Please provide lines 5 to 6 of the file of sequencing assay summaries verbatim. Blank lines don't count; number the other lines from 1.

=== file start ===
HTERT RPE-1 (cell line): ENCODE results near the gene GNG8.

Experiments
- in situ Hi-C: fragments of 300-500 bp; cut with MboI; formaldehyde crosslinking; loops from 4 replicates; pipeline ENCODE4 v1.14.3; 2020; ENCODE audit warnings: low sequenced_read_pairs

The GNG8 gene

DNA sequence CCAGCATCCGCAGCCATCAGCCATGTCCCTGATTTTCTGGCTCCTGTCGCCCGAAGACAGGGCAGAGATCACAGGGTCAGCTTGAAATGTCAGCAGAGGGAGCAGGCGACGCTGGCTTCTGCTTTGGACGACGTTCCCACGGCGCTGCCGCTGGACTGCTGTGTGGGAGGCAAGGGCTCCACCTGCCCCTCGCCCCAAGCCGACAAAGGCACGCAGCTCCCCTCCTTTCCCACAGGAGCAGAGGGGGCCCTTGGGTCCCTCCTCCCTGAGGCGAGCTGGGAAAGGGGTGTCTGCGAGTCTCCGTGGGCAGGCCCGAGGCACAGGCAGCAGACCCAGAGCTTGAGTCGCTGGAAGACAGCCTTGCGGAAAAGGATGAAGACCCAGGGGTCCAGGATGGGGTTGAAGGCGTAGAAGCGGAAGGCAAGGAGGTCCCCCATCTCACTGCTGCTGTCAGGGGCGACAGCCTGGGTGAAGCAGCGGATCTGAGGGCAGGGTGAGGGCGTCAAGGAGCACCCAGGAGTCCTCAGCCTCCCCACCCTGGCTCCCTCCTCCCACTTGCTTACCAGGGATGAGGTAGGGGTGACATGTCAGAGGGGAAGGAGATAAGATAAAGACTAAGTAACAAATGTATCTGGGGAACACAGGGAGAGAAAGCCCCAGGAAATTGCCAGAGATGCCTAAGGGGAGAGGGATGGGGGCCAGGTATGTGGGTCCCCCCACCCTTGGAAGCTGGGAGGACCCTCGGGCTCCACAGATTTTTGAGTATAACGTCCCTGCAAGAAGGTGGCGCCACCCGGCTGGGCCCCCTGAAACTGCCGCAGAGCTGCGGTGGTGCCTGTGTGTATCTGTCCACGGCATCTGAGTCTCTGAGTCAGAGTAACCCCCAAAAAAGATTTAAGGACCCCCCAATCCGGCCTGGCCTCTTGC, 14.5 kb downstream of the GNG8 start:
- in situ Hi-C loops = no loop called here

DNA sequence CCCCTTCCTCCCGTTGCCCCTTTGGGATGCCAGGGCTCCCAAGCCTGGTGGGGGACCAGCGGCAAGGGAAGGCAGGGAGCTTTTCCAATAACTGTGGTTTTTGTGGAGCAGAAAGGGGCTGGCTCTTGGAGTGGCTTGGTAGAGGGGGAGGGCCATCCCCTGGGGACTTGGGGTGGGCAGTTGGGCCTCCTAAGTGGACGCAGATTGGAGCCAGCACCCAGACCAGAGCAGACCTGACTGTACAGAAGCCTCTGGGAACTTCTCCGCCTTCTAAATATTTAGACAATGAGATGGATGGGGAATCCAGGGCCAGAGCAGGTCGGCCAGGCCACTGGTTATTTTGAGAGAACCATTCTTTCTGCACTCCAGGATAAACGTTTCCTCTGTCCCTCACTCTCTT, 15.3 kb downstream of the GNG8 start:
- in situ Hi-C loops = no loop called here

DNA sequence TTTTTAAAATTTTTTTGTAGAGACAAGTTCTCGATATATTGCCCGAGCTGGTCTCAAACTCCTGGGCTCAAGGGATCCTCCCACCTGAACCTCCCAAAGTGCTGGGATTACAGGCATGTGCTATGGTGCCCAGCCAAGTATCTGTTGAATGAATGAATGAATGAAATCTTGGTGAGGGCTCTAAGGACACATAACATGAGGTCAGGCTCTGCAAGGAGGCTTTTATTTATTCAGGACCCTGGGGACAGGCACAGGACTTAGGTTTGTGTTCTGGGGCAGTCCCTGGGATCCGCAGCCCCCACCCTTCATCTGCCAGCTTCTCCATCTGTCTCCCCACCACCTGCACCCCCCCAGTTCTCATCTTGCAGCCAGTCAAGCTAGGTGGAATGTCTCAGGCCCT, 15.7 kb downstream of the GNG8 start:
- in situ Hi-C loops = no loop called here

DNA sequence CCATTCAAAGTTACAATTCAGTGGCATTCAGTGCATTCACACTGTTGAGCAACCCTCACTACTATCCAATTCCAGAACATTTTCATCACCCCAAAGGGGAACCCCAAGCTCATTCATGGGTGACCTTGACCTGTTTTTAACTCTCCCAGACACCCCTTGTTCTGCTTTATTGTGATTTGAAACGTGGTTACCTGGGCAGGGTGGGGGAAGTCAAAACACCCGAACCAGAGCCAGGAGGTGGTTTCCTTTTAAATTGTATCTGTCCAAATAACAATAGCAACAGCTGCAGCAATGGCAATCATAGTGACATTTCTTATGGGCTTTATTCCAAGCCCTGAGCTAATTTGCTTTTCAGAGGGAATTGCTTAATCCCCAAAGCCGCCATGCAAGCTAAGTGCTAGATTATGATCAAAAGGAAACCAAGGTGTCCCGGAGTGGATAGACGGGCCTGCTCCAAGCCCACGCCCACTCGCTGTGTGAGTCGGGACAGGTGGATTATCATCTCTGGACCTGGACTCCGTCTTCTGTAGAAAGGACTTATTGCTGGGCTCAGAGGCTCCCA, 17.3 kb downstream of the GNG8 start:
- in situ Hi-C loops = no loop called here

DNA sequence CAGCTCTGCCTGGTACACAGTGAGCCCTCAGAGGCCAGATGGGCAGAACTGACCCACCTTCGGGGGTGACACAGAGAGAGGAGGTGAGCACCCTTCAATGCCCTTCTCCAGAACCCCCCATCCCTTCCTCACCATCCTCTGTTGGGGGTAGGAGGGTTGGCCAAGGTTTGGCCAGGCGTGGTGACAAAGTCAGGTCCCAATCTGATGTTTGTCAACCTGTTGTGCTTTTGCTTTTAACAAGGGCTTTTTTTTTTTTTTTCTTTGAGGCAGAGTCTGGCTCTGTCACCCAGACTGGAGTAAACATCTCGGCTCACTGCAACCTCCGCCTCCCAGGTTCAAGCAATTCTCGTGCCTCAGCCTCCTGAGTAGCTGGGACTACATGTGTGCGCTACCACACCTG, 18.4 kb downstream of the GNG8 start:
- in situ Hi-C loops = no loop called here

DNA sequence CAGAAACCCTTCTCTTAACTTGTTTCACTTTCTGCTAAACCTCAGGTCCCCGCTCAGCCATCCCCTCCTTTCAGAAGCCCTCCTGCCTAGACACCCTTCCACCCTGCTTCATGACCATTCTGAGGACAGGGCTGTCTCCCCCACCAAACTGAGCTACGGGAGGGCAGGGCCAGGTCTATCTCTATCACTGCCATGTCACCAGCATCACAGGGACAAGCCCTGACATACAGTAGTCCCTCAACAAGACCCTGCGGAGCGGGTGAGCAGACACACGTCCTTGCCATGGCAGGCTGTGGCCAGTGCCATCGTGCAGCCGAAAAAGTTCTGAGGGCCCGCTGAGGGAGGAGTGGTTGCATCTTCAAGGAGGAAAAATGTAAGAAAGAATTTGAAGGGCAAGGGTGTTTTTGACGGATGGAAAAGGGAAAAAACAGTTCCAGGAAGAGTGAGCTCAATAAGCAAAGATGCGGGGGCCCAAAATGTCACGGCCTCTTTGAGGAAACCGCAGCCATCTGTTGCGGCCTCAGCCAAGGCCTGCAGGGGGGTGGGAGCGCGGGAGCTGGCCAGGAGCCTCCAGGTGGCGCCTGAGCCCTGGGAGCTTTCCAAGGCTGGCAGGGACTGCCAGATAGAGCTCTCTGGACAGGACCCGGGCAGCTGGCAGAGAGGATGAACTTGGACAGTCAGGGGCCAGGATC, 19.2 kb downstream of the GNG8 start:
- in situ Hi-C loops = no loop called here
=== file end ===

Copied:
DNA sequence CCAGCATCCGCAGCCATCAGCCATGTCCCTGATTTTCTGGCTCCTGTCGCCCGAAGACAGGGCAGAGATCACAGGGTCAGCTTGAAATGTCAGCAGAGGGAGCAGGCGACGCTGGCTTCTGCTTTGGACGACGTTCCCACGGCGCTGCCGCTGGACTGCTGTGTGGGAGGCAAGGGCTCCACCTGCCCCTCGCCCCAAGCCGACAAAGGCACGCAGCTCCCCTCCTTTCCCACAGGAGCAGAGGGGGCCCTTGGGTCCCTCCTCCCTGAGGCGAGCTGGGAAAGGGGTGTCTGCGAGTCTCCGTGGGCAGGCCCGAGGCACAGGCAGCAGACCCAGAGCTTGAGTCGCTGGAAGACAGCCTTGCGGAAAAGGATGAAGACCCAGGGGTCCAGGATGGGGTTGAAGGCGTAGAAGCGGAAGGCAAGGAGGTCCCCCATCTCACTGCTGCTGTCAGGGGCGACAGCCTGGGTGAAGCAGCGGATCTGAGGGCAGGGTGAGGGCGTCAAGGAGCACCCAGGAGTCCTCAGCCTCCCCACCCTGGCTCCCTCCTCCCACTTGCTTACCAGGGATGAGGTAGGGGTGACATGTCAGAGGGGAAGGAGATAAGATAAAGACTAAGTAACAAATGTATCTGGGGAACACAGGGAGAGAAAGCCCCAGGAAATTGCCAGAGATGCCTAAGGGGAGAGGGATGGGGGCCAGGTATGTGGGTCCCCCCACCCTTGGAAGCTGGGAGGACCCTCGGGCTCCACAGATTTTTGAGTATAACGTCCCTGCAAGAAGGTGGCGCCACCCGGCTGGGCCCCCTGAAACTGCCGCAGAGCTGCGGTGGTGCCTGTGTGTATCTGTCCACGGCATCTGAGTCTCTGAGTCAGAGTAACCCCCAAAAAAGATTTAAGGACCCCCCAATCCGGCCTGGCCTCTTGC, 14.5 kb downstream of the GNG8 start:
- in situ Hi-C loops = no loop called here